Benjamin Payne, a musician, was in the habit of supplying the Defendant with country dances; he furnished him with Captain White (sic) about two years ago; he learnt it by hearing it played; he did not know Mr. White was the author of it; he never heard of Mr. White. - British Press
The shopman of the Defendant proved, that his master published the dance in question in October last; he published it from a manuscript copy which he purchased of the last witness. It had been published by other persons in London the year before. - British Press

It's here that things start to turn complicated. Gerock didn't outright copy a printed publication, but had the tune from a third party. The musician in question was a Benjamin Payne. Payne himself wasn't accused of having done anything wrong, but it seems his ear for music may have been a bit too perfect... if he'd misremembered the tune then the new work might not have been considered a copy. Perhaps if they'd changed the title of the dance the copyright problems could have been avoided.

The sister case of White v. Wheatstone also involved a third party who passed music along from Bath to a London based publisher, hinting that this might have been a common practice at the time. The report of the sister case in the Morning Chronicle, 9th December 1818, mentions the testimony of a young man named Reynell, a musician, of Bath, who deposed that he had received manuscript copies of the dances in question from another musician, not knowing the plaintiff to be the composer, and delivered them to the defendant. It seems that dance tunes were freely circulated between musicians, and that process wasn't considered to be a problem. The Whites' legal actions were only brought against publishers who subsequently sold copies of the music.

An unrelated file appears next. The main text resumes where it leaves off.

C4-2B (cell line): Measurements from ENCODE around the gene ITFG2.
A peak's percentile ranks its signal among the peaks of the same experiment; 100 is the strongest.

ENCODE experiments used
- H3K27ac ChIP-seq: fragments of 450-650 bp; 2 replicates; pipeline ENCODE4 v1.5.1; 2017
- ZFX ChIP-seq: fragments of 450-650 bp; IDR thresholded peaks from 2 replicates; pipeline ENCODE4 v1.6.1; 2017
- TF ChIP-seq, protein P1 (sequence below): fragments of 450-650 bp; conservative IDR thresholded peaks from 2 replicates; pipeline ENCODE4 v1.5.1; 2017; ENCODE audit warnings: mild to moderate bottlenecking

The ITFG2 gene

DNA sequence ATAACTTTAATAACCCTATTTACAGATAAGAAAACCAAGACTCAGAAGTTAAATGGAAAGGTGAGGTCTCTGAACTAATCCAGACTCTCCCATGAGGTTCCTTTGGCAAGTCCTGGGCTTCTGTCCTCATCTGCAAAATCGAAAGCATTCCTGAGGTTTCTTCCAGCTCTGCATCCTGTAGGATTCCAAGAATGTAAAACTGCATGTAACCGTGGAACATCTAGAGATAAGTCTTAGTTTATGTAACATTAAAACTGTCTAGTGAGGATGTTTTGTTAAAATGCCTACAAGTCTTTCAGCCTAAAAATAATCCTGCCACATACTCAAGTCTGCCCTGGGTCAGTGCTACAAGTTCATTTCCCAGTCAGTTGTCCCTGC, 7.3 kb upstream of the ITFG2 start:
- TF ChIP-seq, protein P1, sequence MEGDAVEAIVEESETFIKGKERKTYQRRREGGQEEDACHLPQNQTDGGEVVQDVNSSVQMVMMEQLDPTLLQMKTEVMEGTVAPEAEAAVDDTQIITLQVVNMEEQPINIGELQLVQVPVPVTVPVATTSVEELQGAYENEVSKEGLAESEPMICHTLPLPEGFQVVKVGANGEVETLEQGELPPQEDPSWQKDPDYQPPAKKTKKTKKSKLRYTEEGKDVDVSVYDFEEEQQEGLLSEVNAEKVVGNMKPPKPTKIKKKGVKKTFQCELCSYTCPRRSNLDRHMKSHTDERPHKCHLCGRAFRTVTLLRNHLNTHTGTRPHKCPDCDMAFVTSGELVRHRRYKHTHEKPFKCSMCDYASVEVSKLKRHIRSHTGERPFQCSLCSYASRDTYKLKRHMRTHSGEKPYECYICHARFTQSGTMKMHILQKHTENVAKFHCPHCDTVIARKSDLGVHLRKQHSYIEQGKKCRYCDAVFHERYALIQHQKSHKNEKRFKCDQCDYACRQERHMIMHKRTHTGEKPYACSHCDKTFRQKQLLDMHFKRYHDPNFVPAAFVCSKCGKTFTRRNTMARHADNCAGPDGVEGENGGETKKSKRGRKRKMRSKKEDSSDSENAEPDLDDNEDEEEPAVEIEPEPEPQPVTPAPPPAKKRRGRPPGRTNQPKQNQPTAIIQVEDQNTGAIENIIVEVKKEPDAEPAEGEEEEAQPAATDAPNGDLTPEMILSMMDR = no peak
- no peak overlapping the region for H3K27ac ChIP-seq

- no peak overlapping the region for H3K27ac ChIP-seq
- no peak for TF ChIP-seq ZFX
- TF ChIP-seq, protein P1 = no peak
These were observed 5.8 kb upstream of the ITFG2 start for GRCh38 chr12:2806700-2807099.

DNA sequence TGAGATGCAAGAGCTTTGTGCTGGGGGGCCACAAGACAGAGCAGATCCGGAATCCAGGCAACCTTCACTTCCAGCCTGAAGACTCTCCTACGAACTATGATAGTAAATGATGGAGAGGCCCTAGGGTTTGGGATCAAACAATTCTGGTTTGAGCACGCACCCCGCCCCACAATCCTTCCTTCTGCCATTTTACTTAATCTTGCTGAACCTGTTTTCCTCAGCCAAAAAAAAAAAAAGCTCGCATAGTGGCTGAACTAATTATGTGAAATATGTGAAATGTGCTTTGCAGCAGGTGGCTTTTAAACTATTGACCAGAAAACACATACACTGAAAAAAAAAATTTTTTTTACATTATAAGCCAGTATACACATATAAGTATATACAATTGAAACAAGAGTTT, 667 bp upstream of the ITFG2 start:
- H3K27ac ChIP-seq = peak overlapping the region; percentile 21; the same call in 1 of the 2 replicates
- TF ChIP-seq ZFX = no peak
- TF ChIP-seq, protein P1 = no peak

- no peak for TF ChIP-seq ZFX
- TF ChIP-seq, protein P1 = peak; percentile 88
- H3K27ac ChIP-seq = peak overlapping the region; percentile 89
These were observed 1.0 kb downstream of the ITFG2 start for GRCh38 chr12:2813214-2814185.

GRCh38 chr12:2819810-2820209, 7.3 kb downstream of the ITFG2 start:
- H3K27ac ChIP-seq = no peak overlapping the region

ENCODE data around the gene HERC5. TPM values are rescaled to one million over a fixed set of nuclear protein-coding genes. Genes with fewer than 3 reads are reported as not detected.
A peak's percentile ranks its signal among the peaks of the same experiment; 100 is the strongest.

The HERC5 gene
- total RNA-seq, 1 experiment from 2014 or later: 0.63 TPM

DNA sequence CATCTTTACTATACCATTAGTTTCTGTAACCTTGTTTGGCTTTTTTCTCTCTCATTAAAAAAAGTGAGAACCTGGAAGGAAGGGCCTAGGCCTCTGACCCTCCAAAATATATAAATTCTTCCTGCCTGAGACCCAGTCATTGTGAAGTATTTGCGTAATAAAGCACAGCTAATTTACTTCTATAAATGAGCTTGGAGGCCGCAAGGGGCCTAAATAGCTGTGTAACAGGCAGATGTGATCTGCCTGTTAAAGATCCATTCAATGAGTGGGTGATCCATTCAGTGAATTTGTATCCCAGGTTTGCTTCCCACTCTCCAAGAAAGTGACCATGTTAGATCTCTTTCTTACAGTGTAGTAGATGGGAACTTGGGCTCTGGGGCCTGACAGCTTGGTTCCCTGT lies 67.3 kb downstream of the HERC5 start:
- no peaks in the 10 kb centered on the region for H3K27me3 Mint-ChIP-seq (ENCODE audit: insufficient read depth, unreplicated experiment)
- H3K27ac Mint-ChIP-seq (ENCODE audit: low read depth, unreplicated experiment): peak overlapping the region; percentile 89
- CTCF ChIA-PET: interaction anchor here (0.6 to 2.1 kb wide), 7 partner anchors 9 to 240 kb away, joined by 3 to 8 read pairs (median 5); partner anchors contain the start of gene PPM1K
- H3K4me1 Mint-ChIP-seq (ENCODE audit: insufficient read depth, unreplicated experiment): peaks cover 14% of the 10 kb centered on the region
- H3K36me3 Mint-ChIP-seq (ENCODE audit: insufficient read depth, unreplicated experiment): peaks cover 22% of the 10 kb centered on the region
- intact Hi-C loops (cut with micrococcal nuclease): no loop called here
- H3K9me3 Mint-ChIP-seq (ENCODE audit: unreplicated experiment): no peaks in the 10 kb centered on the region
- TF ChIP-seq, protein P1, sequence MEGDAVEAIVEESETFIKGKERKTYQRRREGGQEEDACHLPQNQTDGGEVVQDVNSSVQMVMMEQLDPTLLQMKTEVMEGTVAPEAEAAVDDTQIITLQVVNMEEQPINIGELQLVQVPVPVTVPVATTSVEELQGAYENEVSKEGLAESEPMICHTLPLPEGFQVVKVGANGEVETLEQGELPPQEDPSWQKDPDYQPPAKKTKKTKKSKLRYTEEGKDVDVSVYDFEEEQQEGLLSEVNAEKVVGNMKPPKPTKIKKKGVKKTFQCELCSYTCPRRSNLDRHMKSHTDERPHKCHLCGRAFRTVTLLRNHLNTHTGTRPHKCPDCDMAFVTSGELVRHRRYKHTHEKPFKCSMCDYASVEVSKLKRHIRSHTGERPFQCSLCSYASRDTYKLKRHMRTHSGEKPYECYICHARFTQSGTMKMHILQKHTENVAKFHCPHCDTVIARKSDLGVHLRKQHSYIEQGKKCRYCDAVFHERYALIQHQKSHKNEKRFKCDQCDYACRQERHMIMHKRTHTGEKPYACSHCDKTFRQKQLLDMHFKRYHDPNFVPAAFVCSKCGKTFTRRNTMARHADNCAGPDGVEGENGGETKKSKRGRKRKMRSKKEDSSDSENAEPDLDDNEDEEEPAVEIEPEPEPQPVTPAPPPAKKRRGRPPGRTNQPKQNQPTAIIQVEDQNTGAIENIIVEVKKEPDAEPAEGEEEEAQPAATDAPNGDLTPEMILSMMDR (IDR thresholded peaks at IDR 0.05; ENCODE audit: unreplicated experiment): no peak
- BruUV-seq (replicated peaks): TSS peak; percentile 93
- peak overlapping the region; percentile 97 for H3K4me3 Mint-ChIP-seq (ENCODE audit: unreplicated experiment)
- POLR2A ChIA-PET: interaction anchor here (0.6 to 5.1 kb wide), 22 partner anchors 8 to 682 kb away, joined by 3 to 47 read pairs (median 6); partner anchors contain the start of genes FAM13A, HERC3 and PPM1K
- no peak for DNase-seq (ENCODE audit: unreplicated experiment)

Wilson, and the Case for the Defence

Figure 9. A footnote from Thomas Wilson's 1816 Companion to the Ball Room.
[the defence] had undertaken to prove, namely, that this air was not an original composition, but itself a piracy. - The New Times
Mr. Wilson was then called, who stated, that the dance was not original, but a selection of passages from old tunes. The whole might have been cut out with a pair of scissors and put together. He did not think there could be an original country-dance: he considered three notes in succession as constituting a passage. - Champion and Review